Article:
[si-key-duh, -kah-]

noun, plural ci·ca·das, ci·ca·dae [si-key-dee, -kah-] /sɪˈkeɪ di, -ˈkɑ-/.

any large homopterous insect of the family Cicadidae, the male of which produces a shrill sound by means of vibrating membranes on the underside of the abdomen.

Origin of cicada

1350–1400; Middle English < Latin cicāda Unabridged Based on the Random House Unabridged Dictionary, © Random House, Inc. 2019

Examples from the Web for cicada

Contemporary Examples of cicada

  • As if from some horror movie, cicada nymphs have been described as “boiling out of the ground.”

    The Daily Beast logo
    The Cicadas are Coming!

    Justin Green

    May 2, 2013

Historical Examples of cicada

  • The creature most commonly called a locust is a cicada, or harvest fly.

    The Meaning of Evolution

    Samuel Christian Schmucker

  • The cicada, it will be remembered, is what is commonly called a locust.

    The Meaning of Evolution

    Samuel Christian Schmucker

  • I have alluded to the egg of the cicada "inserted in the bark of a twig."

    My Studio Neighbors

    William Hamilton Gibson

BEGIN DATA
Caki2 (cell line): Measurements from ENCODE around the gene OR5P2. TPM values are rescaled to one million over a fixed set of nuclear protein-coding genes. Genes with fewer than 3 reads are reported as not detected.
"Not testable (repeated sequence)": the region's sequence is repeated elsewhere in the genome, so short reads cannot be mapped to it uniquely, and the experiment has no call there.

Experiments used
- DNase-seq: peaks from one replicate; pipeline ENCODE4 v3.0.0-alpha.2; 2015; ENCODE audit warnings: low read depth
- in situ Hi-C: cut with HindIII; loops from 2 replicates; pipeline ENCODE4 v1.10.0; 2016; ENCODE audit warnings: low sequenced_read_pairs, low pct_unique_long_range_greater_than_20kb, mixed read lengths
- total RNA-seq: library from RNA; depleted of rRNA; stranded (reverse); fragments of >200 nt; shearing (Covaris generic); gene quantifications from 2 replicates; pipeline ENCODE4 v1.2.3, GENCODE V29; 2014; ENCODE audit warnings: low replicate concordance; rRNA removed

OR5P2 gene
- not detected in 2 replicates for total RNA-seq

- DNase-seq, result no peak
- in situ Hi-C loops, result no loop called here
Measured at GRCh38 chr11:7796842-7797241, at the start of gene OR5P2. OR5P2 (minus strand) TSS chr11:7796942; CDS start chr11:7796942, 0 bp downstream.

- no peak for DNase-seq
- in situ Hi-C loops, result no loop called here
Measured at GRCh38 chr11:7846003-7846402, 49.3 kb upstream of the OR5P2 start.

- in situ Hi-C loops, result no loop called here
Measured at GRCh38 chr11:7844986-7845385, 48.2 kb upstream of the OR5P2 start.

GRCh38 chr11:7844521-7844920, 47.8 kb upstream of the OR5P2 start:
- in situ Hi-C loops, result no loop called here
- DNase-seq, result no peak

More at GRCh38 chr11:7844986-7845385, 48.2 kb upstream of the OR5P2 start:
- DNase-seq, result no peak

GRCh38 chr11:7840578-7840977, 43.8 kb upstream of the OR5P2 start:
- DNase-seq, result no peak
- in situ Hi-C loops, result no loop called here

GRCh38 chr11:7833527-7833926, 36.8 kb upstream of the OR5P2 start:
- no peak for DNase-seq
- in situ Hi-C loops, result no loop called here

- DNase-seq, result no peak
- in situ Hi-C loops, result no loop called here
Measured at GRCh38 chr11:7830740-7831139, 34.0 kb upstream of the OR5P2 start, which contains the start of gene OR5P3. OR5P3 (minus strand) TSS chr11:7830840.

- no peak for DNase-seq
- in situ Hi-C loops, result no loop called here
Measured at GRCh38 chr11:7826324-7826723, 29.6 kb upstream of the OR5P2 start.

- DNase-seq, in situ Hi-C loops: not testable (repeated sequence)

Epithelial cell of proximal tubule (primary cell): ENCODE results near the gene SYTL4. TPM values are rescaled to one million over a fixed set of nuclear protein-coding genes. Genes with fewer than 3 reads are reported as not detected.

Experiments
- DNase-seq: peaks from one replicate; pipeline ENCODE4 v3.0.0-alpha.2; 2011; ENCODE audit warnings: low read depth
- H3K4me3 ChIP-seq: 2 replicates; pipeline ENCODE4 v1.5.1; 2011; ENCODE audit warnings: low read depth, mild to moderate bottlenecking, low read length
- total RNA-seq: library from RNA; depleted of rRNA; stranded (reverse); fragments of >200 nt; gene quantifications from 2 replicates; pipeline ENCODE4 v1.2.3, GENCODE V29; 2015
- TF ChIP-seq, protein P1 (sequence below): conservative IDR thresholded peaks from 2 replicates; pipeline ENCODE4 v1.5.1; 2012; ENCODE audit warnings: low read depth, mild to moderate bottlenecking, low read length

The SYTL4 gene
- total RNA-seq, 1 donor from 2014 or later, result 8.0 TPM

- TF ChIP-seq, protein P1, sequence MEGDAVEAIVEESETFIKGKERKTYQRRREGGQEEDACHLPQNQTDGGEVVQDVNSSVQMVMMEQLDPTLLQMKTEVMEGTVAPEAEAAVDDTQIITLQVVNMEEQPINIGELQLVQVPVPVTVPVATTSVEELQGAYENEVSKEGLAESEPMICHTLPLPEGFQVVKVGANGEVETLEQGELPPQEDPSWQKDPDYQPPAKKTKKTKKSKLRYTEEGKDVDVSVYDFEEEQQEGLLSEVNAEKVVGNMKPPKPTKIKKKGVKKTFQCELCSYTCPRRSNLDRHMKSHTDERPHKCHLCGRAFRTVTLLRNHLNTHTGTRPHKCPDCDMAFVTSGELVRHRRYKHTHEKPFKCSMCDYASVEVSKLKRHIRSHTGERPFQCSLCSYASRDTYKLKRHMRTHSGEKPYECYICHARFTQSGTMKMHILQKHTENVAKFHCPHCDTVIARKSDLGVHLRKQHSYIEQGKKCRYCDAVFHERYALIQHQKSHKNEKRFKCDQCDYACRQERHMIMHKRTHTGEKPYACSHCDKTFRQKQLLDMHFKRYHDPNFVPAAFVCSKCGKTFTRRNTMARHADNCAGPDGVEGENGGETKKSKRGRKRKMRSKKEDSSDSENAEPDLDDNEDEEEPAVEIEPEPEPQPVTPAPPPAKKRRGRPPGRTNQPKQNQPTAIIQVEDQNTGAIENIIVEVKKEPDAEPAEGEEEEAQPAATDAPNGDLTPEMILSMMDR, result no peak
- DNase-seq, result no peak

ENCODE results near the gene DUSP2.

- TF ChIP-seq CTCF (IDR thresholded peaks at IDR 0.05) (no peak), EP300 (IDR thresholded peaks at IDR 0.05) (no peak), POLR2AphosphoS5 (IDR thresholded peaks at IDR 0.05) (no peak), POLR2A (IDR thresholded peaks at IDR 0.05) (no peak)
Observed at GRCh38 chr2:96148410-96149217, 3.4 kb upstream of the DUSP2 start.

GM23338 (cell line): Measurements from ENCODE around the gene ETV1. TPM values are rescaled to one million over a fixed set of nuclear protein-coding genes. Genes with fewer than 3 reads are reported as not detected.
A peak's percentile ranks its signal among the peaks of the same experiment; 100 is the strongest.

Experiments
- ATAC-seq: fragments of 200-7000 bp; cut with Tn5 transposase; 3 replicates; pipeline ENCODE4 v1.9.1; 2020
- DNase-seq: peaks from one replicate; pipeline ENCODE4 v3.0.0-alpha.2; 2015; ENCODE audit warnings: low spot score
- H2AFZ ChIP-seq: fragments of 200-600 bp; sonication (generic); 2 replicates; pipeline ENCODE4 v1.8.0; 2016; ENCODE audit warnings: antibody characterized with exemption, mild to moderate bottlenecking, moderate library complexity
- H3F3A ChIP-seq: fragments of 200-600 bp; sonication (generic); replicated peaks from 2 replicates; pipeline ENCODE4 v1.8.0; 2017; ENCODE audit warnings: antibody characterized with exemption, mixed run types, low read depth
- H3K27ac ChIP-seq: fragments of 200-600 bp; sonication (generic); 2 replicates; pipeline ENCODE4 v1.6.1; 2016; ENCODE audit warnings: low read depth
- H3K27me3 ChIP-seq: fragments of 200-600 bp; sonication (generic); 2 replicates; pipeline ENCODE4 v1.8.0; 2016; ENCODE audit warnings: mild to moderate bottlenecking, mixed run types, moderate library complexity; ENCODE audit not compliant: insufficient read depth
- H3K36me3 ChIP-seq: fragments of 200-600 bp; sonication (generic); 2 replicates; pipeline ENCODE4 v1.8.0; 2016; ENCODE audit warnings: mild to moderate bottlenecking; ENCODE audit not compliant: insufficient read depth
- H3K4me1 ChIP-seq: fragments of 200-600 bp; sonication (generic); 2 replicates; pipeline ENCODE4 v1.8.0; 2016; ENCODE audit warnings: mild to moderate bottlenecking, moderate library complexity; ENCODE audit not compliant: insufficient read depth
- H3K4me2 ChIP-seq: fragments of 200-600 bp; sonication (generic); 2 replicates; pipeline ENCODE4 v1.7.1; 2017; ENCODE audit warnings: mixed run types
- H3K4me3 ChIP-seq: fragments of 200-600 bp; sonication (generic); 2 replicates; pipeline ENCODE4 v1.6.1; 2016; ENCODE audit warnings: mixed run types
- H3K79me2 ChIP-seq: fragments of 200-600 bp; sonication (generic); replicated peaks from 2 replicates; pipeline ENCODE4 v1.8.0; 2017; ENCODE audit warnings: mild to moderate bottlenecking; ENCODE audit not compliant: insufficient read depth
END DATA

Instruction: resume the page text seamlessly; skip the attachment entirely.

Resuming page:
• It is true, Zenothemis, that the soul is nourished on ecstasy, as the cicada is nourished on dew.


    Anatole France

  • Only in the trees is heard at intervals the whir of the cicada.

    The Western World

    W.H.G. Kingston

British Dictionary definitions for cicada



noun plural -das, -dae (-diː), -las or -le (-leɪ)

any large broad insect of the homopterous family Cicadidae, most common in warm regions. Cicadas have membranous wings and the males produce a high-pitched drone by vibration of a pair of drumlike abdominal organs

Word Origin for cicada

C19: from Latin
Collins English Dictionary - Complete & Unabridged 2012 Digital Edition © William Collins Sons & Co. Ltd. 1979, 1986 © HarperCollins Publishers 1998, 2000, 2003, 2005, 2006, 2007, 2009, 2012

Word Origin and History for cicada

late 14c., from Latin cicada "cicada, tree cricket," not a native Latin word; perhaps a loan-word from a lost Mediterranean language.

Online Etymology Dictionary, © 2010 Douglas Harper